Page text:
An acute foreign exchange shortage continues to
disrupt the Ethiopian economy since last summer. The
phenomenal - though short-lived - business shutdown
by East African Bottling Company that bottles the
most popular beverage, Coca Cola, is a clear
demonstration of the extent of the problem.
Amidst a foreign currency shortfall, many actors are
suggesting different recommendations that they
believe would alleviate the currency shortage,
thereby protecting the economy from a troublesome
forex crunch. One economic measure suggested that
attracted my attention was the one prescribed by
Kenichi Ohashi, World Bank’s director for Ethiopia
The Director commends the administration’s measure
in depreciating the value of the Birr against the
dollar and suggests for more of it to come.
Interestingly, the Prime Minister uttered this
measure during a recent press conference, further
saying that it was the same recommendation advised
by the IMF. From this, I would conclude that his
administration is currently seriously contemplating
the recommendations for further depreciation of the
However, I would argue that this measure of
devaluing the local currency is anachronistic, thus
ineffective in bringing the intended result -
helping the exporters remain competitive in the
global market. And perhaps, as a result, the harm it
may cause to the economy could be painful.
The measure is believed to discourage imports and
encourage exports, with the result being the
maximizing of foreign currency inflow and putting a
hold on the outflow, as textbooks clearly state.
believe instead that there is a very insignificant
chance that the private sector imports would be
decreased as a result of the discouraging impact of
the devaluation of the local currency, especially in
the short run. There are insufficient domestic
producers to substitute consumer imports with a view
to driving importers and imported products out of
Importers will continue importing, despite the high
cost of doing so. And the consumer has limited
choices, thus simply is forced to accept whatever is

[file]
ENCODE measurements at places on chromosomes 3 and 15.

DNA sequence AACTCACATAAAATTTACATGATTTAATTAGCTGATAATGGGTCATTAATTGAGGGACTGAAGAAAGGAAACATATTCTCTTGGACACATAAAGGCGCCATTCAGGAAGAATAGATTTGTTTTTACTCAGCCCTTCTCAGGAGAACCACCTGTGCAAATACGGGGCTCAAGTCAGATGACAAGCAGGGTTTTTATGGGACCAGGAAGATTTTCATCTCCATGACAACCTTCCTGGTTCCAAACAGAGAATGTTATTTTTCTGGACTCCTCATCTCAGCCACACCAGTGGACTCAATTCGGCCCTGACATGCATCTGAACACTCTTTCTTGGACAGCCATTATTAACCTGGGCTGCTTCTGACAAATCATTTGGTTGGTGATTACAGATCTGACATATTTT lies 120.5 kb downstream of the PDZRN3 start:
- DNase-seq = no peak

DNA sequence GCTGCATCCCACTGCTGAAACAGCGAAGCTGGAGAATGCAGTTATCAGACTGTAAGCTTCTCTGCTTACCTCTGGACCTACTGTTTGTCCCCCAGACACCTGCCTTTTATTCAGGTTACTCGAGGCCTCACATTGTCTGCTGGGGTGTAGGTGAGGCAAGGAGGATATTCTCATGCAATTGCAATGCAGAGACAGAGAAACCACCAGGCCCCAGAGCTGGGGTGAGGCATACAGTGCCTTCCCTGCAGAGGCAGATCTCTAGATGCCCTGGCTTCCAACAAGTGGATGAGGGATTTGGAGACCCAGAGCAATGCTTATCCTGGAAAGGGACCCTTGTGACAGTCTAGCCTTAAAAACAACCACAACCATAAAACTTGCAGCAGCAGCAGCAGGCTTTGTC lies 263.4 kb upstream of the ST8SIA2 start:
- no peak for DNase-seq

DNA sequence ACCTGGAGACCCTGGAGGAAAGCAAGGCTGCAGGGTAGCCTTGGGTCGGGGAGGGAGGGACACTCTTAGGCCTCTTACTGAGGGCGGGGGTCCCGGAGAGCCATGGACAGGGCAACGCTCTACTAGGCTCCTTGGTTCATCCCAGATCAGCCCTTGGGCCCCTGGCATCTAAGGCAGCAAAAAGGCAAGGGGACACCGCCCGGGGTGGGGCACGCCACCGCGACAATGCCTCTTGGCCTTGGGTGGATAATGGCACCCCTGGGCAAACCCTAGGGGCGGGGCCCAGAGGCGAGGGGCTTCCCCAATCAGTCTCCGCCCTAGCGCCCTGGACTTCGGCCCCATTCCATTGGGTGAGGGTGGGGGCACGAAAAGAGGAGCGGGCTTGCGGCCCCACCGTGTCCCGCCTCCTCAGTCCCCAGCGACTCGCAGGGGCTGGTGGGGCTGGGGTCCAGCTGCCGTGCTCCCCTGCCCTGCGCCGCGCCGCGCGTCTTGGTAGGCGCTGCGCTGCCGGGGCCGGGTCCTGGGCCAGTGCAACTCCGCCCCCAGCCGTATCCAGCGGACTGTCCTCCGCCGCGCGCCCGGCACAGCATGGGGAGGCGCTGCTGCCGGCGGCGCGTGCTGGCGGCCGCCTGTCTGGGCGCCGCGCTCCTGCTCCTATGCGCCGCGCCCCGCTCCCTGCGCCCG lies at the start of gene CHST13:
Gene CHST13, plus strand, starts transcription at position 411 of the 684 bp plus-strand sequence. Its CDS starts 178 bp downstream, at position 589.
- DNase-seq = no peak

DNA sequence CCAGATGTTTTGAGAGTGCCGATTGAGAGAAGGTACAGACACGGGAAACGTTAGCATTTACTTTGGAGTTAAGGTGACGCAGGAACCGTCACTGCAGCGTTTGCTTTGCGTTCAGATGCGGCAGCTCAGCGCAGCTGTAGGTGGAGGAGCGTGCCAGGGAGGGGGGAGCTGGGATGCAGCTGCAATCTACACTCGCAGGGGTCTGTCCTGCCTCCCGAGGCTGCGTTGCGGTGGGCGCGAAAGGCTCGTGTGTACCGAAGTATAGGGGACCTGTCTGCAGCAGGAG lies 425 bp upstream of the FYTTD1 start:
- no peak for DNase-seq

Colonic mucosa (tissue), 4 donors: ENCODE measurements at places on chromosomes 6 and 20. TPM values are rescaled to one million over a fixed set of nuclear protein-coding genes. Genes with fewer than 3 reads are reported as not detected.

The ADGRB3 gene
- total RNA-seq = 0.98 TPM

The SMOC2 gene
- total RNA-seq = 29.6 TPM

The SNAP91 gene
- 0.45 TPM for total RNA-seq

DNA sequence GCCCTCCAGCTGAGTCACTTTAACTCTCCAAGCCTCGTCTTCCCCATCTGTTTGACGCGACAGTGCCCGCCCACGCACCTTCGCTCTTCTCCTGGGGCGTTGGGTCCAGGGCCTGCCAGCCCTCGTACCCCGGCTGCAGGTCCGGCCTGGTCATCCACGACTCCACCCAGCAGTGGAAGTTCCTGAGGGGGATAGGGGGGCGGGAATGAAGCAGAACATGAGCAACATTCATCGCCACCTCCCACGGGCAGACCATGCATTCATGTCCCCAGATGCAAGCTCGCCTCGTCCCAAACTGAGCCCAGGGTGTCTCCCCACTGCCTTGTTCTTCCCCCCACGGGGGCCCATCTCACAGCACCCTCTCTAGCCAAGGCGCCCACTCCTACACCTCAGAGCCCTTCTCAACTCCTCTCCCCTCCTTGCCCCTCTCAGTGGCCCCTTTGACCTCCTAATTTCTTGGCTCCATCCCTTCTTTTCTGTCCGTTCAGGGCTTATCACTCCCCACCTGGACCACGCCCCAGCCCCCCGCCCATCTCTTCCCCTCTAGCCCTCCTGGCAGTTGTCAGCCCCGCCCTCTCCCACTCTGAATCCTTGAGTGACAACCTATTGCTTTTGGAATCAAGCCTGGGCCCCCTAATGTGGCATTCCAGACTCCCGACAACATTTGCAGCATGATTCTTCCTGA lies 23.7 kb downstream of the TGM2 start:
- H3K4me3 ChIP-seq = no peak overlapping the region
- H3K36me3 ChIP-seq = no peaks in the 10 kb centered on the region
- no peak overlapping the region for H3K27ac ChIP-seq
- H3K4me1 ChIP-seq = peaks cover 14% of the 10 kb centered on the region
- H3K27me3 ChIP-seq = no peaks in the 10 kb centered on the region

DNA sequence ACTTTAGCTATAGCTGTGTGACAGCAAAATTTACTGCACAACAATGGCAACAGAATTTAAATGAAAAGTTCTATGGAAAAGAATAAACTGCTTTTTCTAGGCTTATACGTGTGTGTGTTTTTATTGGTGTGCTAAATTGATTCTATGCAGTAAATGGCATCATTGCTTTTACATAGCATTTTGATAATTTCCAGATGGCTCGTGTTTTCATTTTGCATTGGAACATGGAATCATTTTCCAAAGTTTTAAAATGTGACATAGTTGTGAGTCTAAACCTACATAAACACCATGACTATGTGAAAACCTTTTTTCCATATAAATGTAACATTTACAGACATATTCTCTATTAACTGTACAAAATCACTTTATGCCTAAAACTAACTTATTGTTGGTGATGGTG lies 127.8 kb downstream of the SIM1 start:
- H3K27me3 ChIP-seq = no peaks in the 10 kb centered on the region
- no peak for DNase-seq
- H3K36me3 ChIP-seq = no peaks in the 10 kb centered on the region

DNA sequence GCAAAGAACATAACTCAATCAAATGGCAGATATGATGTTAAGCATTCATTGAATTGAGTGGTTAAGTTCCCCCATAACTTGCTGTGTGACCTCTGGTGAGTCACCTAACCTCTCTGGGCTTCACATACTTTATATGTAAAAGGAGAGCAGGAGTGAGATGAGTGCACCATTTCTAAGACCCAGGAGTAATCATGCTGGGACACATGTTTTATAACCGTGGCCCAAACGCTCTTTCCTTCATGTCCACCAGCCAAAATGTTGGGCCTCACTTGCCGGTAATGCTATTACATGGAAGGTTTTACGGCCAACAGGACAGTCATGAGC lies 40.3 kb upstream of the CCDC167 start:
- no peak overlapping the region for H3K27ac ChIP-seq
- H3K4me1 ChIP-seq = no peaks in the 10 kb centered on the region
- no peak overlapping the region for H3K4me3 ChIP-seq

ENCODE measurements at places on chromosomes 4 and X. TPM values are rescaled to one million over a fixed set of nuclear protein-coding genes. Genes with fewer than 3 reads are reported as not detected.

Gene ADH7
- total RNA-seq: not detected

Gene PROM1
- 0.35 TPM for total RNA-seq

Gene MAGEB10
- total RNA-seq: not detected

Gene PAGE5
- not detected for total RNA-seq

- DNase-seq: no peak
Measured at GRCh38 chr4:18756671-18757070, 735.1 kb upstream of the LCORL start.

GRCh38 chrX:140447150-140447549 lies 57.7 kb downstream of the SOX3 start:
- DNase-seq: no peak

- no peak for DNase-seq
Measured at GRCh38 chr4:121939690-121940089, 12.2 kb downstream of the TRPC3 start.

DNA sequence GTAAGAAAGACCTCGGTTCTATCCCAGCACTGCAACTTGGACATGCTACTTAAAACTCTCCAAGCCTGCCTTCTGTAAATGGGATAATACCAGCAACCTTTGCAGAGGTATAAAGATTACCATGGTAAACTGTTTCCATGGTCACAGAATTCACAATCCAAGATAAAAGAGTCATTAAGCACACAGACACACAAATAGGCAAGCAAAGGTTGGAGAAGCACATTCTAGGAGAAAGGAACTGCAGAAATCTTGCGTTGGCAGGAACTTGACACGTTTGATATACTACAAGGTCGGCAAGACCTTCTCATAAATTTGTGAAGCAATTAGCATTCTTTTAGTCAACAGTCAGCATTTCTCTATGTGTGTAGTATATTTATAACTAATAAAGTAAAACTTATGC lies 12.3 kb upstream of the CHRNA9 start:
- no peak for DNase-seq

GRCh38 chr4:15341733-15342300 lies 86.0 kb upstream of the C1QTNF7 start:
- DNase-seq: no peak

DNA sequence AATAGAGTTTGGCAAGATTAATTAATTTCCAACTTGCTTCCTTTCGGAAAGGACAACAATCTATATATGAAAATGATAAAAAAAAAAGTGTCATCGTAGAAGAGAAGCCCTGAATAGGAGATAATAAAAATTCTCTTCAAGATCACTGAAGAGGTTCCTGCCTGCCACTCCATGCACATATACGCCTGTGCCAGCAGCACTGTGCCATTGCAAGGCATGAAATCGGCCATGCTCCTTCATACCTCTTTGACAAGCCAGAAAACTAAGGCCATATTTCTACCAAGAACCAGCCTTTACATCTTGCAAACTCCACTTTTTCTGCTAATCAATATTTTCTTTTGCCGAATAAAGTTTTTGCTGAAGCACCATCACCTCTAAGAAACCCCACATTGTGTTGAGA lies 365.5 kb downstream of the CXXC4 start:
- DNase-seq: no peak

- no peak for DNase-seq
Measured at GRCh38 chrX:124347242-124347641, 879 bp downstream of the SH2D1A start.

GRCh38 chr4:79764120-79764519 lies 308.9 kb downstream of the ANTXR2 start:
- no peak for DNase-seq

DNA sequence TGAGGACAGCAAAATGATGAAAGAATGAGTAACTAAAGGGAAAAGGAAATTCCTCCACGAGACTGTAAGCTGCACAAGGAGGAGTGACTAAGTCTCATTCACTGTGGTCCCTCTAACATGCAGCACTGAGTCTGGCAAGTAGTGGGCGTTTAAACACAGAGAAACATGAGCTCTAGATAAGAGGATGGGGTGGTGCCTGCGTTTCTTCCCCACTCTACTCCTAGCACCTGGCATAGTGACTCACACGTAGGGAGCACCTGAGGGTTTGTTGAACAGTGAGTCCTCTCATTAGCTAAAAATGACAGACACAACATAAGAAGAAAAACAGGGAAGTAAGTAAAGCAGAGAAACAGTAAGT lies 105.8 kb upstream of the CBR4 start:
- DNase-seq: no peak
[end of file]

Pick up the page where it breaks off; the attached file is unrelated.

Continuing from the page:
on offer, notwithstanding high prices. That is
actually the scenario on the ground currently. This
is not to mention the fact that stores are running
out of stock and shelves are increasingly getting
empty. Whatever is available, businesses are raising
prices fully aware that the next container of their
goods could take a very long to arrive here. This,
in a way, is inflationary.
predict that there would be no significant reduction
in the market share of imports. The frequently heard
marketing gimmick - “sole importer” - is a signal of
how the import market is dominated by a few such
that consumers have no power to influence prices.
Besides, the state imports, which include huge
machineries for various infrastructures,
fertilizers, wheat and oil, constitute a significant
share of total imports. The administration cannot
use the exchange rate as an instrument to discourage
its own imports. That would be self defeating.
If the administration wants to limit imports, it
should simply reduce its spending. In the absence of
that, the overall impact of the devaluation of the
local currency on imports is insignificant.
It may have the required impact in the long run. But
this has to be accompanied by a radical shift in
policy and strategy, probably a reverting to the
1960s import substitution strategy.
The same is true of exports.
An increase in exports is more of a structural issue
than a one-time devaluation of the Birr. It is of a
capacity to produce volume the expertise of
But I believe depreciating the local currency tells
a different story. As result of the devaluation of
the Birr, the money supply would significantly rise
just because of accounting reasons. Therefore, we
may see the measure as a sure recipe for inflation.
would rather see the administration do what it has
been doing over the past year, months or weeks.
Instead of pondering on outdated and ideology-driven
economic policy measures suggested by market
fundamentalists such as the IMF, it is time to
capitalize on strategic thinking. Corresponding
measures could include seemingly random tactics that
may sound shocking to market fundamentalists.
The measures taken so far by the administration are
all indications that the government is trying to
solve the problems in a strategic manner. These
measures include: a government strategy-oriented
lending policy pursued by state owned banks;
conducting orientations on these polices and
strategies to state bank executives; the central
bank’s atypical - from the point of view of free
market - address to existing private banks, which
urges the latter to be cautious with lending; a
return to allocation of foreign currency based on
priorities and currently applied by state owned
banks; and a belated decision to let the Coca Cola
bottler use imports on credit.
However, strategic thinking requires energy,
research, decisiveness, and above all, very
brilliant individual strategic thinkers with the
capacity to provide judgment in order to ensure a
better outcome. The administration should make sure
that all are in full supply.
One of the reasons behind China’s ability to wither
and survive the financial and economic storm that
haunted the developed world is the tactics and
strategies taken by the Chinese Communist Party (CCP)
that leads the country. I see a similarity between
the CCP and the EPRDF in this regard. Nevertheless,
the future will tell us how successful the EPRDF is
in all its approaches and strategies in dealing with
the existing macroeconomic challenges.